The aural richness of a habitat is a direct measure of its biodiversity. Comparing this before and after any human impact on a landscape, we can get an indication of how much biodiversity has been lost....
Bernie Krause has been recording wild soundscapes -- the wind in the trees, the chirping of birds, the subtle sounds of insect larvae -- for 45 years. In that time, he has seen many environments radically altered by humans, sometimes even by practices thought to be environmentally safe. A surprising look at what we can learn through nature's symphonies, from the grunting of a sea anemone to the sad calls of a beaver in mourning.
From an Executive Summary of an Ecological Assessment for the planned development (p.1):
“From my observations, the ecological significance of the site relates largely to the presence of rare wetland plants and habitat for the endangered Blue-billed Duck. All 1.6 hectares of the dam is covered with native submerged plants, including rare species. Those plants underpin the aquatic ecosystem by forming the base of the food chain for the rest of the wetland organisms, from microorganisms to frogs, fish and waterbirds such as the Blue-billed Duck.
In addition, the treed vegetation on the dam’s northern bank is quite significant, ecologically and for landscape amenity. Several of the plant species growing there are rare – one of them rare throughout Victoria and others, within Knox.
Even before some of the site’s ecologically significant features were identified, the dam and the vegetation to its north were given the planning protection of Schedule 2 of the Environmental Significance Overlay (ESO2) in the Knox Planning Scheme. Because of that overlay and the broader Victoria Planning Provisions, any proposals for rezoning, development, works or vegetation removal on the site must be assessed for their impacts on ecological values.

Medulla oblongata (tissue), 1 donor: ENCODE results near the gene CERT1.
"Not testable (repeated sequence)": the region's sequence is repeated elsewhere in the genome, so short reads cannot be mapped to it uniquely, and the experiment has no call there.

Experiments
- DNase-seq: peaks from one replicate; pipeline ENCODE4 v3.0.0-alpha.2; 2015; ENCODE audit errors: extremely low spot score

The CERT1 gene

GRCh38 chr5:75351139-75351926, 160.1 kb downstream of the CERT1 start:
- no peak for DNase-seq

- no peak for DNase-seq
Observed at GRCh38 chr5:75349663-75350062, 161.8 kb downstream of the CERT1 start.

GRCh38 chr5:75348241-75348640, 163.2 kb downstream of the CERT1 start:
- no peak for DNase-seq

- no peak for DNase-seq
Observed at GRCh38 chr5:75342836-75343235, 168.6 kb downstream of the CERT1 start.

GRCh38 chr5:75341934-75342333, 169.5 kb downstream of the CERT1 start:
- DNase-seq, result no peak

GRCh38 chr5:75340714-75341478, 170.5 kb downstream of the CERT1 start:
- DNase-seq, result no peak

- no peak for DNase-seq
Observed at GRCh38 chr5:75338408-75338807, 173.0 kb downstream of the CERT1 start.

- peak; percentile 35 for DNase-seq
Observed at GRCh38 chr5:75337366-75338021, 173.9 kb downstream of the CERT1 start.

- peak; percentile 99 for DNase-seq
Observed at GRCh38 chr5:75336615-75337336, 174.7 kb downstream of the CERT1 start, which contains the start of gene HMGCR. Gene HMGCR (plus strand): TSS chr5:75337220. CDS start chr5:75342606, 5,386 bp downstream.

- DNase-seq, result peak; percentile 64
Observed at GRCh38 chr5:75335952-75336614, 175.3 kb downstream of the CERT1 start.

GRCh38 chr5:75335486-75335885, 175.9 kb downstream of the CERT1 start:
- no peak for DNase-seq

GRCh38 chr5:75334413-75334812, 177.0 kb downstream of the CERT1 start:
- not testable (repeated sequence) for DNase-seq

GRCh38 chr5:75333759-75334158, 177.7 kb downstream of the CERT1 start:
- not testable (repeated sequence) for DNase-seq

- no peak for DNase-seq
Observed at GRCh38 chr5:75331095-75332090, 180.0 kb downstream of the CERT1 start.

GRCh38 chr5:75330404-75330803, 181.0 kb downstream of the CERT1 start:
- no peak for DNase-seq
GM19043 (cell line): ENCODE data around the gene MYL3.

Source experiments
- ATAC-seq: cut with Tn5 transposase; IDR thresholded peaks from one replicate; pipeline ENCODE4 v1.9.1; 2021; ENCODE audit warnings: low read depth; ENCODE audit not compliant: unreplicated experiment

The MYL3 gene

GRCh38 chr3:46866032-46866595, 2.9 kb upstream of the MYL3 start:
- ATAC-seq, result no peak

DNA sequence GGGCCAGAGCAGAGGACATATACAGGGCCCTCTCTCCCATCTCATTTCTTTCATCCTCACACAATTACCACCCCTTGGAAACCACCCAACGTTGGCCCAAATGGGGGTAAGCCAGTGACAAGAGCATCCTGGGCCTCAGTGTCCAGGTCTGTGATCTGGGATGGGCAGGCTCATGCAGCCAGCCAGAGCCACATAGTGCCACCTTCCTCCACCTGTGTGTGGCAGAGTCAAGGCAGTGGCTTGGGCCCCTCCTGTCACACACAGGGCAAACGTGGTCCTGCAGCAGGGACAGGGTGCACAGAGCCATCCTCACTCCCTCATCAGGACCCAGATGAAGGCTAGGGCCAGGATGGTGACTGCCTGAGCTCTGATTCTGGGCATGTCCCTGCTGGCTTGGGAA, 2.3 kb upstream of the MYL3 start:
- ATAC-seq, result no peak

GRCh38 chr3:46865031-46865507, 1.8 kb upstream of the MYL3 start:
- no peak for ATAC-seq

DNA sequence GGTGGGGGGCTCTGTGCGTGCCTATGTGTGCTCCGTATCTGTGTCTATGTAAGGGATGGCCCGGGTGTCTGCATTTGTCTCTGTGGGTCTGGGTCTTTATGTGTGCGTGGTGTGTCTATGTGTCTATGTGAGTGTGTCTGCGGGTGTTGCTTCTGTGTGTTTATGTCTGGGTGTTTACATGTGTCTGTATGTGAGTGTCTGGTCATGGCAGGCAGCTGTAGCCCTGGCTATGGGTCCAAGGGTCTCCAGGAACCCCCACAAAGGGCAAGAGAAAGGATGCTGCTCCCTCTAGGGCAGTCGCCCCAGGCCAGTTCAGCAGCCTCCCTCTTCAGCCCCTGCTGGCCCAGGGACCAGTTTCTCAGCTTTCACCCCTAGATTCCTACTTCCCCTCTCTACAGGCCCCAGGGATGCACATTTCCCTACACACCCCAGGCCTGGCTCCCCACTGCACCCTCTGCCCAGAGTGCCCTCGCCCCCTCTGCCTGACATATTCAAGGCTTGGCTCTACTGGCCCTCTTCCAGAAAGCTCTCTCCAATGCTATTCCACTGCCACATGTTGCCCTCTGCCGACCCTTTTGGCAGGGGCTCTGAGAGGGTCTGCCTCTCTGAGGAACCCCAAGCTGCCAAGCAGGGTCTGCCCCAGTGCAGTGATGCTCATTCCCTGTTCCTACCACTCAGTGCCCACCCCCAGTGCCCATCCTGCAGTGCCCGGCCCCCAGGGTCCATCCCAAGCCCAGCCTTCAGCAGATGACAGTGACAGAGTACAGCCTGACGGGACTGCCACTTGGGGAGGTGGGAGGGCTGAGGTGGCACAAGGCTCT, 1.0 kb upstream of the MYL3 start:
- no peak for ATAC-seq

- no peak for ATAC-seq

Any residential development of the former horticultural research station will require a wetland system on the floodplain to manage stormwater. The existing dam could contribute to stormwater management but it would need modification. Modification would also be required to improve the public safety of the currently tall, steep banks on the south, west and east. Shores with more gradual slopes would also be ecologically beneficial.
The theoretical option of filling in the dam and constructing a new wetland system elsewhere would kill much of the vegetation on the northern bank. That is because the root systems of the eucalypts and some other species (including the locally rare Hairy Knotweed) are reliant on the presence of the water in the abutting dam. It would take decades to replace the existing habitat value. Such an outcome would conflict strongly with the objectives of ESO2.
Filling in any part of the dam will also cause the loss of the dense cover of significant submerged native vegetation, although it may be possible to transplant some of it to a new wetland. Losing the dam and its vegetation also means losing the habitat for all the dependent fauna, such as Blue-billed Ducks. It would take some years for a new waterbody to provide similar habitat value.”
A Public Meeting has been organised by Greening Knox on Saturday February 17 2018. Meet near the playground at Fair Park Reserve 12 noon (corner of Manuka Avenue and Scoresby Road Ferntree Gully). Be...